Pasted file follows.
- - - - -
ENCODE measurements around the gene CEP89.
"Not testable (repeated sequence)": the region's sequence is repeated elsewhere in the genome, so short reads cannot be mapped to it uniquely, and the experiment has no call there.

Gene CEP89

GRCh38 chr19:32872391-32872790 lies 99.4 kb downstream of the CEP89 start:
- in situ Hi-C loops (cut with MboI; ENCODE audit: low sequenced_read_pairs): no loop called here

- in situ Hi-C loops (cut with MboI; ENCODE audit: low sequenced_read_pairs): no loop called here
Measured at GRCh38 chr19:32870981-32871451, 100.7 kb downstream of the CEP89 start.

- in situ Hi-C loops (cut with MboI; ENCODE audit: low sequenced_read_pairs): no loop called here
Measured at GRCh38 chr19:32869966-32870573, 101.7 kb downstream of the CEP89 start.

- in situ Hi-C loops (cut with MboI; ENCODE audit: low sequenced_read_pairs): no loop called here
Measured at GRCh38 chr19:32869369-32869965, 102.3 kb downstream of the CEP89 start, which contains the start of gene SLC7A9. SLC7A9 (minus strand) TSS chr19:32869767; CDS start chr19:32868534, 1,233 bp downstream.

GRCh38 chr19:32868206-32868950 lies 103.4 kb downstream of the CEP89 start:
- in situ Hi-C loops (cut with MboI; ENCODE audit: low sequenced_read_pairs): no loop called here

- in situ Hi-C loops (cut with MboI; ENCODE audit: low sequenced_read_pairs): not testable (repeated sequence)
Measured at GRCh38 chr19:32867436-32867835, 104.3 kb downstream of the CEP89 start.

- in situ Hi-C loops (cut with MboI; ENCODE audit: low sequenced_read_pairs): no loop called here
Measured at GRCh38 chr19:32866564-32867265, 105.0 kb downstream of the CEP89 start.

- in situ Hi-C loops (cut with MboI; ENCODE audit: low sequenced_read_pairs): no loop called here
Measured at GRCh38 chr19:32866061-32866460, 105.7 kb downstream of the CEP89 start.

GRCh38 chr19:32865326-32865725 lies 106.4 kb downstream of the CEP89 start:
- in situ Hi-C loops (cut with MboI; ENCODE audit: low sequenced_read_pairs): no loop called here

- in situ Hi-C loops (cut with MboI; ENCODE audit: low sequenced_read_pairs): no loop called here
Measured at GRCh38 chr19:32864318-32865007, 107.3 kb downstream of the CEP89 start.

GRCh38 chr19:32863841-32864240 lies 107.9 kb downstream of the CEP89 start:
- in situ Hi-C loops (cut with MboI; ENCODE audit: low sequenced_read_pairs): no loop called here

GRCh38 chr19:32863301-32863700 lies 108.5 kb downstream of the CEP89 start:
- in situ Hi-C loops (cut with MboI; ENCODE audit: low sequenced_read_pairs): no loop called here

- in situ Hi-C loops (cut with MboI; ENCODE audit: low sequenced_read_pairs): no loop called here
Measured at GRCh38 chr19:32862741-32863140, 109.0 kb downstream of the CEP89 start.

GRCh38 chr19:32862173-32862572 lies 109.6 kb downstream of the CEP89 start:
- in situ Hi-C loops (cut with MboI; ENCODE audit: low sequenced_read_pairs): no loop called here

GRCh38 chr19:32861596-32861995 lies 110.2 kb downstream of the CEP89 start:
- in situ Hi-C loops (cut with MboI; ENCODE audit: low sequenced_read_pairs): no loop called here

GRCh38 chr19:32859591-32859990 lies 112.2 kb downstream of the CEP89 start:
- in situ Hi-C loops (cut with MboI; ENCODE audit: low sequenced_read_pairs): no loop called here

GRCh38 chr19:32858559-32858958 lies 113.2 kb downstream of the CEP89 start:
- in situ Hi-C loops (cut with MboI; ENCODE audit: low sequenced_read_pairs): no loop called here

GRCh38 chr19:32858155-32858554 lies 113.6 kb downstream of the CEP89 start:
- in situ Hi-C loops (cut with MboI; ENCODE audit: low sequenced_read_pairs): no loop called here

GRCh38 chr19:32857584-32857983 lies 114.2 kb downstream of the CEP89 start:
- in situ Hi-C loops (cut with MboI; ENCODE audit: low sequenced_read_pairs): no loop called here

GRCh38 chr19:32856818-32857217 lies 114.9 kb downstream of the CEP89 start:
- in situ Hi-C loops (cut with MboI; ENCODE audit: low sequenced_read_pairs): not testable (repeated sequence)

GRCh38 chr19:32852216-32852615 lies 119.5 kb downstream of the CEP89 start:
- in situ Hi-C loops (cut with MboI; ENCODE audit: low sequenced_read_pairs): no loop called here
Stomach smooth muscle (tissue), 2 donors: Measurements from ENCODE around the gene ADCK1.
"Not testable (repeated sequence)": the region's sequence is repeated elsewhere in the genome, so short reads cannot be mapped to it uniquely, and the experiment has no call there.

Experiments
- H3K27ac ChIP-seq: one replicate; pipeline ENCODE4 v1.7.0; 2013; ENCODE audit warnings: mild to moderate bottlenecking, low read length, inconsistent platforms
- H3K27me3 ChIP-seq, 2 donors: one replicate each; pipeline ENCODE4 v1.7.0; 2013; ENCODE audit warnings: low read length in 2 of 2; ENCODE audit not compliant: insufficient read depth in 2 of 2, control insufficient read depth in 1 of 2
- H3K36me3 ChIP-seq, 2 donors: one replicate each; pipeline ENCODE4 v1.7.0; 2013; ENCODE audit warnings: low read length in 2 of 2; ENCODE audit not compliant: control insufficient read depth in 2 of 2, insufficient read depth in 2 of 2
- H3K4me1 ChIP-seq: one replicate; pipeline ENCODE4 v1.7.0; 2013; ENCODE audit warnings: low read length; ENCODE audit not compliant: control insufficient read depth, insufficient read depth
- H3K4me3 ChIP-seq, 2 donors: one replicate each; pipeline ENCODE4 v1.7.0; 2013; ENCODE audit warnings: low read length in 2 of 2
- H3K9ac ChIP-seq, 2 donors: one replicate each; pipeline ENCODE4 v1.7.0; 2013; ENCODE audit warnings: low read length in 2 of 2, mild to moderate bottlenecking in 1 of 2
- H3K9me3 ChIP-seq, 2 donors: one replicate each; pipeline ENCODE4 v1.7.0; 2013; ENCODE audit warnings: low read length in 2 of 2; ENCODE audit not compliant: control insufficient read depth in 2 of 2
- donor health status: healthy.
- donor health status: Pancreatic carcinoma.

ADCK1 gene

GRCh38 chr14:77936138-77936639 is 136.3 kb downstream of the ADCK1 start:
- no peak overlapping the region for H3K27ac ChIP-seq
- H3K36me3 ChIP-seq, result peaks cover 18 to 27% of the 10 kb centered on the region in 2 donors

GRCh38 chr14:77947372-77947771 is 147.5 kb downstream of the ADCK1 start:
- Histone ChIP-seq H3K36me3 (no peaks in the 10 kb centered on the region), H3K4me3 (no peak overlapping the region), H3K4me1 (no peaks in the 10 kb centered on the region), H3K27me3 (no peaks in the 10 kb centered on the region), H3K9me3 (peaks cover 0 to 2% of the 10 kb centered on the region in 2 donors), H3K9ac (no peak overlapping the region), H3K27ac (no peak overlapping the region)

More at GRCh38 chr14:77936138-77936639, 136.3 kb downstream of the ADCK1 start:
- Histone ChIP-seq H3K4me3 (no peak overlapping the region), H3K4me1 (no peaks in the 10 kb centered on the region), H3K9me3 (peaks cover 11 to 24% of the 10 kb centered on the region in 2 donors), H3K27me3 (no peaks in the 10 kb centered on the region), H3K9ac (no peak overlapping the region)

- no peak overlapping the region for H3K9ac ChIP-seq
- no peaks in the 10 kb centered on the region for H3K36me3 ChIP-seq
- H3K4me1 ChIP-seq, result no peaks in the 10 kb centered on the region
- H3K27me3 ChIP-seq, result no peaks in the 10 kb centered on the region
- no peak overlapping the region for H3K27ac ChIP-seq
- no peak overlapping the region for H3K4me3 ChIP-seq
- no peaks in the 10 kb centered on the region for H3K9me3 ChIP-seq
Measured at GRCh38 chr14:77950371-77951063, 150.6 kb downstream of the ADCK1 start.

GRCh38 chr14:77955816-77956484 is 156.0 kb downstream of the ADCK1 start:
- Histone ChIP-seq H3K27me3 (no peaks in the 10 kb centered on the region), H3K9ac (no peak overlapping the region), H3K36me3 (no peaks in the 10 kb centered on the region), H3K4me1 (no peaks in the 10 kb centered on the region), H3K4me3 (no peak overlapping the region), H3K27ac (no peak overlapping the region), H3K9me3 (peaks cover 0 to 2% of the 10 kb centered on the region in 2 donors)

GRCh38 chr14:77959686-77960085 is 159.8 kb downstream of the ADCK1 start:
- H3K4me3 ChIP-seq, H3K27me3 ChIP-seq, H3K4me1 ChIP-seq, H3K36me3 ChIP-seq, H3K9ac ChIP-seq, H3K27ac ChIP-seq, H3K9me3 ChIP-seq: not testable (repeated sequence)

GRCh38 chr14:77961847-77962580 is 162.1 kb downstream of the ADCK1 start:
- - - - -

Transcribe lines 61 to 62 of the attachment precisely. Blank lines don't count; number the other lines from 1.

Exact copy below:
- H3K36me3 ChIP-seq, result peaks cover 18 to 27% of the 10 kb centered on the region in 2 donors

GRCh38 chr14:77947372-77947771 is 147.5 kb downstream of the ADCK1 start: